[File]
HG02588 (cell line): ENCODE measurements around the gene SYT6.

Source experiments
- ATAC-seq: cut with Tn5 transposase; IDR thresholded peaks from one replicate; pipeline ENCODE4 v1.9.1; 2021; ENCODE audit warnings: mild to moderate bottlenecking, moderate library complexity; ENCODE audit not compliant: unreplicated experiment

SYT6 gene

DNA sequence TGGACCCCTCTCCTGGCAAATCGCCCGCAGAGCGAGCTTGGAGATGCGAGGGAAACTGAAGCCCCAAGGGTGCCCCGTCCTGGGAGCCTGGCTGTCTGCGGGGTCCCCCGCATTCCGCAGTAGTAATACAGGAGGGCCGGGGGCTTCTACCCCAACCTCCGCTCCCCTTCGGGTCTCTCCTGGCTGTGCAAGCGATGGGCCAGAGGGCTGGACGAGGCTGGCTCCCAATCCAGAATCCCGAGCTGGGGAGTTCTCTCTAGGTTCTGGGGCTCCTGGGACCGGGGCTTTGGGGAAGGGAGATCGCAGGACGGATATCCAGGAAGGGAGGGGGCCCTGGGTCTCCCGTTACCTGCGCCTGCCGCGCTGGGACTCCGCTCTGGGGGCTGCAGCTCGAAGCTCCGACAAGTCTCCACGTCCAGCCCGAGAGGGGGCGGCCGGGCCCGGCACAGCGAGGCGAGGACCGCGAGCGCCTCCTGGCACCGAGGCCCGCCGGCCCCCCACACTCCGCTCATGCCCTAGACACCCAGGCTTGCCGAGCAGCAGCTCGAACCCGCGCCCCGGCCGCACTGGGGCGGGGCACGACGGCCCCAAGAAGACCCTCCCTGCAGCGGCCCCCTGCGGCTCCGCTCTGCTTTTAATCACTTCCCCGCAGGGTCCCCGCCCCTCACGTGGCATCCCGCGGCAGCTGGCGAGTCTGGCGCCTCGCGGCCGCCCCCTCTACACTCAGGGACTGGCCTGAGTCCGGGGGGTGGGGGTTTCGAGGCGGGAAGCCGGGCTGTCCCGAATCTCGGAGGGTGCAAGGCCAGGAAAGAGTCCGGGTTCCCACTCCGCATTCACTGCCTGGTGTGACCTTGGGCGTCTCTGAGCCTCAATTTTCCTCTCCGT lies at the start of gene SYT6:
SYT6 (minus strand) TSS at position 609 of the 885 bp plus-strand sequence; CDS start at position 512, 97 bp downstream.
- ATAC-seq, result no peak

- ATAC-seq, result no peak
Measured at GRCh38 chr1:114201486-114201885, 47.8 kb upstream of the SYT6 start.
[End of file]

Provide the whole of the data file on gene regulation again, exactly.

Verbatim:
HG02588 (cell line): ENCODE measurements around the gene SYT6.

Source experiments
- ATAC-seq: cut with Tn5 transposase; IDR thresholded peaks from one replicate; pipeline ENCODE4 v1.9.1; 2021; ENCODE audit warnings: mild to moderate bottlenecking, moderate library complexity; ENCODE audit not compliant: unreplicated experiment

SYT6 gene

DNA sequence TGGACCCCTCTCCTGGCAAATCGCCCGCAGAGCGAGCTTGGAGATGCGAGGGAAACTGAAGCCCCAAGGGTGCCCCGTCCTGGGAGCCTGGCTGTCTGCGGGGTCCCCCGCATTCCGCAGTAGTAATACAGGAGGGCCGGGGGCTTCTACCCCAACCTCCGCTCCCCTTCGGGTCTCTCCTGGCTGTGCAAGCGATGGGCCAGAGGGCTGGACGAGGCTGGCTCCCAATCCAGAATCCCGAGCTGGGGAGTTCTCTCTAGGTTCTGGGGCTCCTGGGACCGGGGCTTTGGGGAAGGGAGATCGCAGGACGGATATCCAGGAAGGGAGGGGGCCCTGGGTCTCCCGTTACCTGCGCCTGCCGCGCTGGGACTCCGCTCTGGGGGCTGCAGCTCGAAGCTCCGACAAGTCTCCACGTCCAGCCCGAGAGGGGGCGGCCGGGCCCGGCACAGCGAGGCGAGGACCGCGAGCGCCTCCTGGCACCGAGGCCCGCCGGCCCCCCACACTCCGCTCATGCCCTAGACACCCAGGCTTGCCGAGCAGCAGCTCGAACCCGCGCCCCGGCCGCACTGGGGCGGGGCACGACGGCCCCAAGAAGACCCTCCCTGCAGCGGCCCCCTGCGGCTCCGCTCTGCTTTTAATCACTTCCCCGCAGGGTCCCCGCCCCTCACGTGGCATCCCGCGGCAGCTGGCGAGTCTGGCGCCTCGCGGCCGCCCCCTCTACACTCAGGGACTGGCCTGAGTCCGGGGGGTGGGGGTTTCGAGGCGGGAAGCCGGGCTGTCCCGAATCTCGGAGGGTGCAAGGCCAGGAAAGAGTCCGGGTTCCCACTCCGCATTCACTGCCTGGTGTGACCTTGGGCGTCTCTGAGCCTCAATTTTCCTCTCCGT lies at the start of gene SYT6:
SYT6 (minus strand) TSS at position 609 of the 885 bp plus-strand sequence; CDS start at position 512, 97 bp downstream.
- ATAC-seq, result no peak

- ATAC-seq, result no peak
Measured at GRCh38 chr1:114201486-114201885, 47.8 kb upstream of the SYT6 start.